AUGUSTA, Ga. (AP) - Even if he doesn't have a place in the champion's locker room at the Masters, Louis Oosthuizen can say he has a spot in the Albatross Club with Gene Sarazen.
Not a bad consolation prize: That shot by ``The Squire'' in 1935, after all, is widely credited with putting the Masters on the map.
Back then players weren't routinely hitting the ball so far, but Sarazen had the pluck to pull out a 4-wood from 235 yards and blast the ball over the creek that guards the 15th green at Augusta National. He made double-eagle, otherwise known as an albatross. It erased a three-shot deficit to Craig Wood in one swing. The two went to a playoff that Sarazen won.
On Sunday, Oosthuizen also got to the playoff on the strength of his double-eagle but he didn't make any more history.
Bubba Watson pulled off The Shot of the tournament - that twister from nowhere on the 10th hole in the playoff - and Oosthuizen walked home not with the green jacket, but with a good-looking `2' on the scorecard. It was only the fourth double-eagle in the history of the Masters and the first ever on the par-5 second at Augusta National.
Yes, this is a rarity, and not only at Augusta.
There have been only 17 double-eagles compared to 130 holes-in-1 on the PGA Tour since 2008, according to STATS LLC.
It's even more infrequent at your average muni, where the everyday player is nowhere near as skilled as the guys shooting at pins for a living.
On this crazy Sunday at Augusta National, Oosthuizen's 2 was much more notable than a pair of 1s - the holes-in-1 by Adam Scott and Bo Van Pelt that wound up as mere footnotes.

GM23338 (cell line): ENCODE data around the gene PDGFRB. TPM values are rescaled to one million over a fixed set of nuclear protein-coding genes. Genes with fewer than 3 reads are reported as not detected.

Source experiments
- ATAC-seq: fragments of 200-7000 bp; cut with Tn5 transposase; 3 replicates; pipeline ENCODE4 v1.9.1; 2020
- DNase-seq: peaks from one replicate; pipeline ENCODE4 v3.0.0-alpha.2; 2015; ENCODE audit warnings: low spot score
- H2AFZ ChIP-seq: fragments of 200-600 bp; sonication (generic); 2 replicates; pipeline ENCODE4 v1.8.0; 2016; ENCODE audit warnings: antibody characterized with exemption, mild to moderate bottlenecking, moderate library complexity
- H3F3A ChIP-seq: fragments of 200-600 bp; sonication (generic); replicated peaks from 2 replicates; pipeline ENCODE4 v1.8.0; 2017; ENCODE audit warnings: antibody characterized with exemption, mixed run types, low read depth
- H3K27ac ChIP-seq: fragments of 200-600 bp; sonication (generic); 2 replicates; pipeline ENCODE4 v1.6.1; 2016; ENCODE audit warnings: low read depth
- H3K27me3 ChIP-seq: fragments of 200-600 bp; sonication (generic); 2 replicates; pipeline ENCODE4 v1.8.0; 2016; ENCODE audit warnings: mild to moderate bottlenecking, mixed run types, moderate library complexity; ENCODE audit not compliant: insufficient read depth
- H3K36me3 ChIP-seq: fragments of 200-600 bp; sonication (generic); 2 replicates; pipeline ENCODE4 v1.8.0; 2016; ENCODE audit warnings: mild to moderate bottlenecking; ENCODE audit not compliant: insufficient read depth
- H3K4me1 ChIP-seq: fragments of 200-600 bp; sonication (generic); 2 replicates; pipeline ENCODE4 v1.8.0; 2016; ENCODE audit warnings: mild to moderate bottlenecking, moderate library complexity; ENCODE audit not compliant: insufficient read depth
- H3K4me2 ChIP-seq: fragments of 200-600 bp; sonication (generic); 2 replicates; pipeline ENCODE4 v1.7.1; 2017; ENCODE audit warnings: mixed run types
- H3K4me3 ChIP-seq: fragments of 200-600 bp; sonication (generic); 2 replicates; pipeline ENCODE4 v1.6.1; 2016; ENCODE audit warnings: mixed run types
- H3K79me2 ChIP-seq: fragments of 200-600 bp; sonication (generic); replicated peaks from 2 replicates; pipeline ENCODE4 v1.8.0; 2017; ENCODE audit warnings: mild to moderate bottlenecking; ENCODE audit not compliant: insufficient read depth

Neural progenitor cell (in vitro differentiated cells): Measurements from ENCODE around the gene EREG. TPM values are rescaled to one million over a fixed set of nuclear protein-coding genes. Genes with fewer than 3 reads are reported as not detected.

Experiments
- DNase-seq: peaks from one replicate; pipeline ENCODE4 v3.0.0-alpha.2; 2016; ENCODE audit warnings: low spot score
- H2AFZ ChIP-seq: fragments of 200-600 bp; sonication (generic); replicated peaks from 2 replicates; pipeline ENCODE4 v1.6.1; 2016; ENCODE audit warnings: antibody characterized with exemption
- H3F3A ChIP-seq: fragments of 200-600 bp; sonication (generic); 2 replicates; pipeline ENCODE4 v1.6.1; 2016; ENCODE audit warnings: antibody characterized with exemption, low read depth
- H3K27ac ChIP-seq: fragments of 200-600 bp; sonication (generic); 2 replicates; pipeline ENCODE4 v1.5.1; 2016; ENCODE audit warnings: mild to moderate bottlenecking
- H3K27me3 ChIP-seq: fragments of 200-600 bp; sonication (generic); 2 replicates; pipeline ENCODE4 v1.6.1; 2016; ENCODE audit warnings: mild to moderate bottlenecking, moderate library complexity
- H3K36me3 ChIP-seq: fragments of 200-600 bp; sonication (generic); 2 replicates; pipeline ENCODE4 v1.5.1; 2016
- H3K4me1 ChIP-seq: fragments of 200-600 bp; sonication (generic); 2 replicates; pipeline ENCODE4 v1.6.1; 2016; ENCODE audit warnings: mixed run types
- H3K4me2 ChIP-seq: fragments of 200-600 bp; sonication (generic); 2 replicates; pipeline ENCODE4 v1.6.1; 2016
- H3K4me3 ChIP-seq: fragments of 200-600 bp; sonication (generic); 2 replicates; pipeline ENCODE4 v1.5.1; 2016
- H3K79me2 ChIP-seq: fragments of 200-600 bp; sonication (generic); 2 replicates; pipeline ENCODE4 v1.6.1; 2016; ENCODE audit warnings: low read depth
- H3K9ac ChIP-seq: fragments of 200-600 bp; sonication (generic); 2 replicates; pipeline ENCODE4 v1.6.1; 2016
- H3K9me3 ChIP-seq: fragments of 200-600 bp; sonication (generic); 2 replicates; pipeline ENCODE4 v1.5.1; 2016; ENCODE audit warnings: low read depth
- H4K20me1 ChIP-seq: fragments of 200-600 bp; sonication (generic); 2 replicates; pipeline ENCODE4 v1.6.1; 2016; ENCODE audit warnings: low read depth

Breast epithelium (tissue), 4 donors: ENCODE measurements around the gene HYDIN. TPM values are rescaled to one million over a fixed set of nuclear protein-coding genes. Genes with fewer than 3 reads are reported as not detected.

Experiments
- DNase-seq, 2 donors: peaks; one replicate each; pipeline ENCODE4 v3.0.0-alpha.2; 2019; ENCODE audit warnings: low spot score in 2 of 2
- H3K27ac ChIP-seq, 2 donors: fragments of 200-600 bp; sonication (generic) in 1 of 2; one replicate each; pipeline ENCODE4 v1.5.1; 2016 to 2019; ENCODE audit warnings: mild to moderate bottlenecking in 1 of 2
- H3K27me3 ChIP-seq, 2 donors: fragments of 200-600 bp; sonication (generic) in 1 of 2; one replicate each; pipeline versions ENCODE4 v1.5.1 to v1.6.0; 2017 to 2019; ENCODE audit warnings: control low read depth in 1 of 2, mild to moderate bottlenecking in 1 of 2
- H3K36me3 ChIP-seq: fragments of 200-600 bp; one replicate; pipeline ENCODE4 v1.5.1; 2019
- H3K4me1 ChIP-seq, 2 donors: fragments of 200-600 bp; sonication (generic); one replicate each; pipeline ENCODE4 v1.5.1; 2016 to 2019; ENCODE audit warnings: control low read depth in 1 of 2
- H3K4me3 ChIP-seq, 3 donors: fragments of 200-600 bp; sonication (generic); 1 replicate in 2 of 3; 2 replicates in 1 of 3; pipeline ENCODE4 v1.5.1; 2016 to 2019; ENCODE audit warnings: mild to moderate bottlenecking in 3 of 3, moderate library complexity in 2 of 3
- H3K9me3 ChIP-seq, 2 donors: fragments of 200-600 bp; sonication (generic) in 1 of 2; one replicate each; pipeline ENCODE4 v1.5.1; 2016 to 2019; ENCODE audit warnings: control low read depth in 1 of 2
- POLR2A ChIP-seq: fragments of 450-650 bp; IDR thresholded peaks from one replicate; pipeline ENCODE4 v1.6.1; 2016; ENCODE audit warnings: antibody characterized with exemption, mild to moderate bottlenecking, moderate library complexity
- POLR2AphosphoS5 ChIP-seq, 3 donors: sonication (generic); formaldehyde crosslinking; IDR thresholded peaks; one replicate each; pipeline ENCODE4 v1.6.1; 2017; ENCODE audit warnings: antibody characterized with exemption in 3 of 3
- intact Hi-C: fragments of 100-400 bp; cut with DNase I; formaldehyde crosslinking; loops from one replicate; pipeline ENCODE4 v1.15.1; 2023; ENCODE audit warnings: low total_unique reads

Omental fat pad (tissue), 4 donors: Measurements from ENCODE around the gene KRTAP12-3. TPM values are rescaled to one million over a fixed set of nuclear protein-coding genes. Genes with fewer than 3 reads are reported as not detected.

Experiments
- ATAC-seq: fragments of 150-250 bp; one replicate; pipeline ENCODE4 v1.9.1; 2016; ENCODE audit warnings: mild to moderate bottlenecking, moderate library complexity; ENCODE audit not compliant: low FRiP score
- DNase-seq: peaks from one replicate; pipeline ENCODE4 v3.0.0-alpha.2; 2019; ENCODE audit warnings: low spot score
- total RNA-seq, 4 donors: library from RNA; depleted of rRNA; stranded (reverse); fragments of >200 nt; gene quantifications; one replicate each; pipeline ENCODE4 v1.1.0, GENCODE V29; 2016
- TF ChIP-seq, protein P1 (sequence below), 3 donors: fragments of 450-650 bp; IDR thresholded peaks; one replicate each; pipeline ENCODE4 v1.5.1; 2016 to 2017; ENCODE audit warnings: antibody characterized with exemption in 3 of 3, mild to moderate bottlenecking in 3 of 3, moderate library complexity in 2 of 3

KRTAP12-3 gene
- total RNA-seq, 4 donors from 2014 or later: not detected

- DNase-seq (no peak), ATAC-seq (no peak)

``My first double-eagle ever,'' Oosthuizen said.
The shot came from 253 yards out and Oousthuizen flushed a 4-iron that dropped on the front of the green, then traveled around 80 feet back and toward the right and straight into the hole.
Oosthuizen raised his hands, high-fived his caddie.
Watson, who was playing in the same group, told Oosthuizen he wanted to high-five him too, ``but felt it might not have gone over too well,'' Oosthuizen said.
Oosthuizen's albatross now ranks No. 2 on the list of four that have come at Augusta National - ahead of Bruce Devlin's in 1967 on No. 8 and Jeff Maggert's in 1994 on No. 13, but still one notch behind Sarazen's. Had The Squire not made that shot, the historians say there's no telling where the Masters would be today.
Golf.com Editors' Note: After Oosthuizen took his ball out of the cup, he tossed it to the crowd. The fan who got it, Wayne Mitchell, donated the ball to Augusta National. According to a club official, Mitchell said he felt the ball belonged at Augusta National. The club declined to say whether Mitchell would be compensated for his donation.